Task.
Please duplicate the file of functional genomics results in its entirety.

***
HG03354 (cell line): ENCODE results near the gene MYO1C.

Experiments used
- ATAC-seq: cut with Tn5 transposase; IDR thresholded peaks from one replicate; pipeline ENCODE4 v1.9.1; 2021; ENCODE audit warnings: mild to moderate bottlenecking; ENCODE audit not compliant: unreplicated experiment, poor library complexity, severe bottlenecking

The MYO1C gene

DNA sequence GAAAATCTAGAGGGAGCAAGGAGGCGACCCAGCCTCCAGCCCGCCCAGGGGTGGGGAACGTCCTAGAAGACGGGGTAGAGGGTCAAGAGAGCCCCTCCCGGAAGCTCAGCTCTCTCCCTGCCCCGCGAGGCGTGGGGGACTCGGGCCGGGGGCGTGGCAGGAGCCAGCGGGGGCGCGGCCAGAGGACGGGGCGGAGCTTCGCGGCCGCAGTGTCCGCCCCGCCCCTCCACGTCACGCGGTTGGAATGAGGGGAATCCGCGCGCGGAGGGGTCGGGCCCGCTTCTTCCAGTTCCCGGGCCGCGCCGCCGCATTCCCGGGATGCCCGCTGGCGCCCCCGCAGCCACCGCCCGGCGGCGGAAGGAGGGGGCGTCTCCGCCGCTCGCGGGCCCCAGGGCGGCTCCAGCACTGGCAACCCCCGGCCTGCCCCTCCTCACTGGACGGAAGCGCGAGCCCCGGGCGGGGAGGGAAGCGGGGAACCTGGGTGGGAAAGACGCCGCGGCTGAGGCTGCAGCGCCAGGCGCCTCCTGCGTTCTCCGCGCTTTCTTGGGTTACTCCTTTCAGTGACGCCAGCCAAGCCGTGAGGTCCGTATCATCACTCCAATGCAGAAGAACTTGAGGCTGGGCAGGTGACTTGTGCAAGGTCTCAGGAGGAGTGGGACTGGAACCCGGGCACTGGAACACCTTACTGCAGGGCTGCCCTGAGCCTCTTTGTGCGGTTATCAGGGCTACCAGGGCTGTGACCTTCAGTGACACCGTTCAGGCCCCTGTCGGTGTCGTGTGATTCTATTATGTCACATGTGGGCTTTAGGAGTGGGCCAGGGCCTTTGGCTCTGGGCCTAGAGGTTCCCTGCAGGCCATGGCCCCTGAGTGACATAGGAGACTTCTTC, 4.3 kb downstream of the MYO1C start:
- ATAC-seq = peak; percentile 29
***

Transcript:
HG03354 (cell line): ENCODE results near the gene MYO1C.

Experiments used
- ATAC-seq: cut with Tn5 transposase; IDR thresholded peaks from one replicate; pipeline ENCODE4 v1.9.1; 2021; ENCODE audit warnings: mild to moderate bottlenecking; ENCODE audit not compliant: unreplicated experiment, poor library complexity, severe bottlenecking

The MYO1C gene

DNA sequence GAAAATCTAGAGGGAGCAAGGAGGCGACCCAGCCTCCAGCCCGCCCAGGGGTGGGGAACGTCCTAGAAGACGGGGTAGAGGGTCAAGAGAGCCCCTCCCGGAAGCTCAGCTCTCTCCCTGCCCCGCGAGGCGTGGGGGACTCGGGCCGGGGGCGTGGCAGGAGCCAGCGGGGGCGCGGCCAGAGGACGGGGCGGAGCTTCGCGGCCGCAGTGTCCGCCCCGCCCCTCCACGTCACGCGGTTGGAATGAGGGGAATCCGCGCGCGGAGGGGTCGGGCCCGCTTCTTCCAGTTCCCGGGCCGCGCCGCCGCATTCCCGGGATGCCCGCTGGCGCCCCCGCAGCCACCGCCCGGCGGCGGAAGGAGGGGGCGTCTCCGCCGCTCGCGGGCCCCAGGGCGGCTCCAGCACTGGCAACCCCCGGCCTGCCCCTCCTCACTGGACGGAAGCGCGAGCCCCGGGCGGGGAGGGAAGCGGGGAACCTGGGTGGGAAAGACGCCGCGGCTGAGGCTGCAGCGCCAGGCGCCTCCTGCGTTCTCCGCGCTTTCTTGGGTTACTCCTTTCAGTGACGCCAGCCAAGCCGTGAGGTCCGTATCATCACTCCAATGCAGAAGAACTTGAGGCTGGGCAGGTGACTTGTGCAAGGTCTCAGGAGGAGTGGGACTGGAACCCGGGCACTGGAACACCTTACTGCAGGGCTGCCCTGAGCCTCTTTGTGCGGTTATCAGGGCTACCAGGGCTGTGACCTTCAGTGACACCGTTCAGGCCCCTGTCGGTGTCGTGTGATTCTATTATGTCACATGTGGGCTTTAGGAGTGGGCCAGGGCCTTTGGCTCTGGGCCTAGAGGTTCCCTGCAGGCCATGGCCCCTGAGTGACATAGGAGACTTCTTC, 4.3 kb downstream of the MYO1C start:
- ATAC-seq = peak; percentile 29